J.J. asserts that her circumstances are similar to P.W.R., supra, and suggests that this case comes within the parameters of our admonition that "unless warranted by defendant's failure to comply with a prior order and the potential for default was adequately noticed, a judge is not authorized to enter a default[.]" 410 N.J. Super. at 504. We reject that claim.

In P.W.R., default was entered against a defendant who failed to attend a single fact-finding hearing in a Title Nine proceeding, even though her attorney was present. Id. at 503. A week prior to the hearing, the defendant advised the court she did not believe she could attend due to medical issues. Id. at 504. The court directed the defendant to submit a written note from her doctor, verifying these claims. Ibid. As no writing from the doctor was received, the judge entered default with no notice of this possible consequence being provided to the defendant. Ibid.

We found the entry of default was error, but affirmed the trial court's ultimate decision as there had been "no meaningful impact" on the proceedings, since defendant's attorney was permitted to cross-examine the witnesses that were called and to give a closing statement. . . . [T]he record does not reveal that defense counsel had any witnesses to call or other evidence to offer. . . . Accordingly, despite the inappropriate and potentially chilling effect of a default in such a circumstance, there is nothing in the record on appeal to suggest the hearing would have been different had the judge not entered default. [Id. at 510.]

Additionally, we noted that counsel was present, and frequently an attorney's appearance alone obviates the need for a defendant's presence, even where that presence is required by order. Id. at 509 (listing conferences, pretrial hearings or portions of a factfinding hearing as examples of such situations).

Here, J.J. failed to comply with numerous orders of the court, including those providing for her completion of drug treatment programs and most important, those mandating her attendance at psychological and bonding evaluations held by experts of the Division and the Law Guardian. At an August 20, 2008 case management conference, the judge provided one additional opportunity to comply for the express purpose of avoiding default, a fact communicated to J.J. The notices for the rescheduled Law Guardian's evaluation appointment contained capitalized, boldfaced, underlined language informing J.J. that her failure to attend would result in the entry of default. The notices addressing the Division's evaluations provided that J.J.'s attendance was "mandatory" and included a copy of the August 20 order stating default would be entered if she did not satisfy her obligations.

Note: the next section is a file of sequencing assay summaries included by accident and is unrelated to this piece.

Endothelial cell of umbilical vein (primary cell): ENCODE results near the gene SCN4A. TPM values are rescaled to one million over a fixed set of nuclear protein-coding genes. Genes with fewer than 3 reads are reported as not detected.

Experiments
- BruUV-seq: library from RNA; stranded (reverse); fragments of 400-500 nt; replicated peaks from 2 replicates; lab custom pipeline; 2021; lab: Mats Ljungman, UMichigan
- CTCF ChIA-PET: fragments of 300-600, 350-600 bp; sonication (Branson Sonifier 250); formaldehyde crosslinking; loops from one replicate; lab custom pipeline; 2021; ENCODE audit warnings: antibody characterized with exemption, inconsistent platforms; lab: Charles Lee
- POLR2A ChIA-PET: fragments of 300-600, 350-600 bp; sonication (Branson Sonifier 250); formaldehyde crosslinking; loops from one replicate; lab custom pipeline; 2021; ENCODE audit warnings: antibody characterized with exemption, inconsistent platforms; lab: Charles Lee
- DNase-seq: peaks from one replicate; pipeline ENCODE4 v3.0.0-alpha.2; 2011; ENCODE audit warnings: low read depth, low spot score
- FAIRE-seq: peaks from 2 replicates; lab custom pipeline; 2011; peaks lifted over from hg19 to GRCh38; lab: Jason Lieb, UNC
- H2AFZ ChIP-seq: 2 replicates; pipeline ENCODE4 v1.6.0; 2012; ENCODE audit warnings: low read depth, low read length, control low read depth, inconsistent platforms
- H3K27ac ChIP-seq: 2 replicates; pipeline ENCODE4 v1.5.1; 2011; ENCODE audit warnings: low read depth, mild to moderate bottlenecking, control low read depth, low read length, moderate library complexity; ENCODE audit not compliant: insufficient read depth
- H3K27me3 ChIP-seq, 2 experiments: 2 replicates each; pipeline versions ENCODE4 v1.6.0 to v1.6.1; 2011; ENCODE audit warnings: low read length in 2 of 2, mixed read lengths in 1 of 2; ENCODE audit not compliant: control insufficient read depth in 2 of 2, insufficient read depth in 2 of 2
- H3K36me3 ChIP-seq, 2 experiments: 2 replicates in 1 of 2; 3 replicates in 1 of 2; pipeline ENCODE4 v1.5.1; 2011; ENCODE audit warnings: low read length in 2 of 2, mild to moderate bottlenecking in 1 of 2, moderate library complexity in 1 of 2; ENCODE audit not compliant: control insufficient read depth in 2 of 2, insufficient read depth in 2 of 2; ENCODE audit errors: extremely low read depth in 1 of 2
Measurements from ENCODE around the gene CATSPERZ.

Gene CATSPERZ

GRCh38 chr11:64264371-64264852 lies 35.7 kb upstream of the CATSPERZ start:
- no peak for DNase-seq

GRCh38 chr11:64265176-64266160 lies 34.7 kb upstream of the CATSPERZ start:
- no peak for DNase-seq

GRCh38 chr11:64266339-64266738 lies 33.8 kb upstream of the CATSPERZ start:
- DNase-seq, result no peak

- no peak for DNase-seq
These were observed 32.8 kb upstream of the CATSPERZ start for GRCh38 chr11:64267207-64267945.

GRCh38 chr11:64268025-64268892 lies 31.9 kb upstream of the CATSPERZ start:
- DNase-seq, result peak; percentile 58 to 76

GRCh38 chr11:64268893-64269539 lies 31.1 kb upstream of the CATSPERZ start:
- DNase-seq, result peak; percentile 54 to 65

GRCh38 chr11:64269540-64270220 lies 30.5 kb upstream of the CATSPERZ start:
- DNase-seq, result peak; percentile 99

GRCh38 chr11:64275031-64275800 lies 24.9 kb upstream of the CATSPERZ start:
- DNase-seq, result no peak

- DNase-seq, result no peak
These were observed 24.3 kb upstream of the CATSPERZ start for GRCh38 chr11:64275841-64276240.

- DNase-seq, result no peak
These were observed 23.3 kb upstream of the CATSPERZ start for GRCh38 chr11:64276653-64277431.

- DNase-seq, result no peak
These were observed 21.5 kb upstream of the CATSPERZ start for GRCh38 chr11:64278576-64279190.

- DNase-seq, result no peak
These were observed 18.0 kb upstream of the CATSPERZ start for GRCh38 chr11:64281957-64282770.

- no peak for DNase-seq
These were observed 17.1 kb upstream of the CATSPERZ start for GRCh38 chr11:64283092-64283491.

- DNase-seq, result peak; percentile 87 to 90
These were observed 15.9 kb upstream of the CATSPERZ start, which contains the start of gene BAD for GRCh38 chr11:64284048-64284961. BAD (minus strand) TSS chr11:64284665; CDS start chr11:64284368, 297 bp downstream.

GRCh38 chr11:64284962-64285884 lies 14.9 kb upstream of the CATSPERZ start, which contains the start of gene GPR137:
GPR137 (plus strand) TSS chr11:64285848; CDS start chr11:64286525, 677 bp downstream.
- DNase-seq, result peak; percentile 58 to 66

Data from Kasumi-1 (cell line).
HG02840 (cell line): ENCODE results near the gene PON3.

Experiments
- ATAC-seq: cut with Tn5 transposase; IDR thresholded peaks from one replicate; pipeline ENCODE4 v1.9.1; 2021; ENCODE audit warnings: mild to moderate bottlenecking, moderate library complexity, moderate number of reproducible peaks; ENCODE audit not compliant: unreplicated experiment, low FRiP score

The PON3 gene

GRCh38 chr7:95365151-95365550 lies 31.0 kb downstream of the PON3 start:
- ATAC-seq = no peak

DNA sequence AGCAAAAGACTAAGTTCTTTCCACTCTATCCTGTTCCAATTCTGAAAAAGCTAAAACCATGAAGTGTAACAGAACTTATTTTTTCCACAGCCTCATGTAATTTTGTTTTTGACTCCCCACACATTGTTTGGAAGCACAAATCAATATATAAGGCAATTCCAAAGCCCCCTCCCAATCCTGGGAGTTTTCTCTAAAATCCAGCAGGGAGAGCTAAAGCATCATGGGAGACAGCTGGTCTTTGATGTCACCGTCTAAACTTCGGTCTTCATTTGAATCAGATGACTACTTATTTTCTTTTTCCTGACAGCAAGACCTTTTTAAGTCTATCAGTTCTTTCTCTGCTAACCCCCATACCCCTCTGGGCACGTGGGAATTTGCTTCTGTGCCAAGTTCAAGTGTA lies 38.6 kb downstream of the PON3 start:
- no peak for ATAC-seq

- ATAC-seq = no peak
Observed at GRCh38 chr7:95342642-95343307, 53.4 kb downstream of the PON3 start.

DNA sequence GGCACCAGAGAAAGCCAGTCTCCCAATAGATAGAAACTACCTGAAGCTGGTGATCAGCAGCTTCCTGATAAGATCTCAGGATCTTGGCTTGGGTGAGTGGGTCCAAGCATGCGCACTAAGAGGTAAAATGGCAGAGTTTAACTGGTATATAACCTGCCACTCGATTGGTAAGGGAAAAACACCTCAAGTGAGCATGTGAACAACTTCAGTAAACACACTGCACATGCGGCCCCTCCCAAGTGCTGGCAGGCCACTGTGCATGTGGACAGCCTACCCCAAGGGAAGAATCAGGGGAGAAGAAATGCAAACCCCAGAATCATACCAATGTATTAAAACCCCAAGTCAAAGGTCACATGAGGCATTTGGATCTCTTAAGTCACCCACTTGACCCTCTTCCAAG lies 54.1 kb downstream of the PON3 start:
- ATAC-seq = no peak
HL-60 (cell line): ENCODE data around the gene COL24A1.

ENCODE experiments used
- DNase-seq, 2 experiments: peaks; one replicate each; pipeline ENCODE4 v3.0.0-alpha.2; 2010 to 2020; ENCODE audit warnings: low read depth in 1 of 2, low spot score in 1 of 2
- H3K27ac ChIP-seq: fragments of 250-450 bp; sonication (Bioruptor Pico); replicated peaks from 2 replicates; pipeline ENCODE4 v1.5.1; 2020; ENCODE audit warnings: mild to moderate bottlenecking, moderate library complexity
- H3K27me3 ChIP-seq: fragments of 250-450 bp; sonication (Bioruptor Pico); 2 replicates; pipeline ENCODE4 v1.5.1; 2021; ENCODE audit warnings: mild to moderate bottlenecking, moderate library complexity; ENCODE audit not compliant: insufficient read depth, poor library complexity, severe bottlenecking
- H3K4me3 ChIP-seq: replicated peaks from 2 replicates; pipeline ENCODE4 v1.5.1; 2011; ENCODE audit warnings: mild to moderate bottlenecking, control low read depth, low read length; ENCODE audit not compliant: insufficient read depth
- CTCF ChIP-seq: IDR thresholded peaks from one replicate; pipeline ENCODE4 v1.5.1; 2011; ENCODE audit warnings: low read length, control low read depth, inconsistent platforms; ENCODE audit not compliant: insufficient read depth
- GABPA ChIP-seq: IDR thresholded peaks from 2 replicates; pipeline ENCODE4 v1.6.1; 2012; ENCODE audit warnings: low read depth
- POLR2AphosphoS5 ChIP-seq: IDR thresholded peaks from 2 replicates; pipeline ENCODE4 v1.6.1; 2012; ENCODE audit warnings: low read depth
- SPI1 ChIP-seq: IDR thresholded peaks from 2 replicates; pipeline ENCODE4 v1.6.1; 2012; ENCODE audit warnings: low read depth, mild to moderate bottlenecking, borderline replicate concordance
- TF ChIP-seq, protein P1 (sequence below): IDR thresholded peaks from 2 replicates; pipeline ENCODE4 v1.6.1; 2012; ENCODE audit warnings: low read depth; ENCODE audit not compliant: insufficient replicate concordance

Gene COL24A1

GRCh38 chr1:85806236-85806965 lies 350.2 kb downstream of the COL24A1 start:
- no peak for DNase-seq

While J.J. attributes the August 5 absence to a death in her family, her claim lacks credibility in light of her expressed desire to have visitation time with the children that same day. It was only the bonding evaluation J.J. sought to avoid. Likewise, as transportation was offered to J.J. for both the April 18 and August 5 scheduled evaluations, which she did not attend, the Division cannot be faulted for requesting she provide her own transportation for the third and fourth appointments. Facing a known, severe sanction that would impede her ability to prevent termination of her parental rights, J.J. chose to cancel the appointments anyway.

Moreover, unlike the initial fact-finding hearing at issue in P.W.R., these bonding evaluations were critical to the factual underpinnings of this proceeding. The absence or presence of counsel is of no moment. In essence, by failing to appear, J.J. altered the balance of the proceedings. See In re Guardianship of J.C., 129 N.J. 1, 21-22 (1992) (noting the "complex field of knowledge" surrounding bonding theory requires courts to secure "competing views" and "assure a complete and balanced presentation of all relevant and material evidence sufficient to enable it to make a sound determination consistent with the child's best interests"). J.J. demonstrated to the judge that she was almost intransigent in complying with the judge's orders; the judge was reluctant to enter default and afforded J.J. yet another opportunity to comply. This, too, was to no avail.

The situation is much more analogous to our decision in N.J., where an order of default was upheld. In N.J., supra, the defendant ha[d] a history of not appearing for court proceedings and of not maintaining contact with her attorney. Since the end of 1997 she has failed to appear at nine of eleven hearings concerning her children.

Prior to trial, [the defendant] was to undergo court-ordered drug evaluations, but failed to do so. As a result, D.Y.F.S. moved for entry of default against [the defendant] and the natural father of three of the children. It is not clear whether that application was ever specifically ruled upon because the parents, including [the defendant], did not appear for trial on June 12, 2000. [The defendant's] attorney had not had contact with his client for some time prior to that date and did not know her whereabouts. She also had not cooperated with her own expert and, therefore, a psychological evaluation on her behalf had not been prepared. The trial judge attempted to call [the defendant] on the phone, but with no success. Default was entered and a proof hearing was conducted. The proofs were predominantly documentary. They exceeded a thousand pages. [340 N.J. Super. at 560-61.]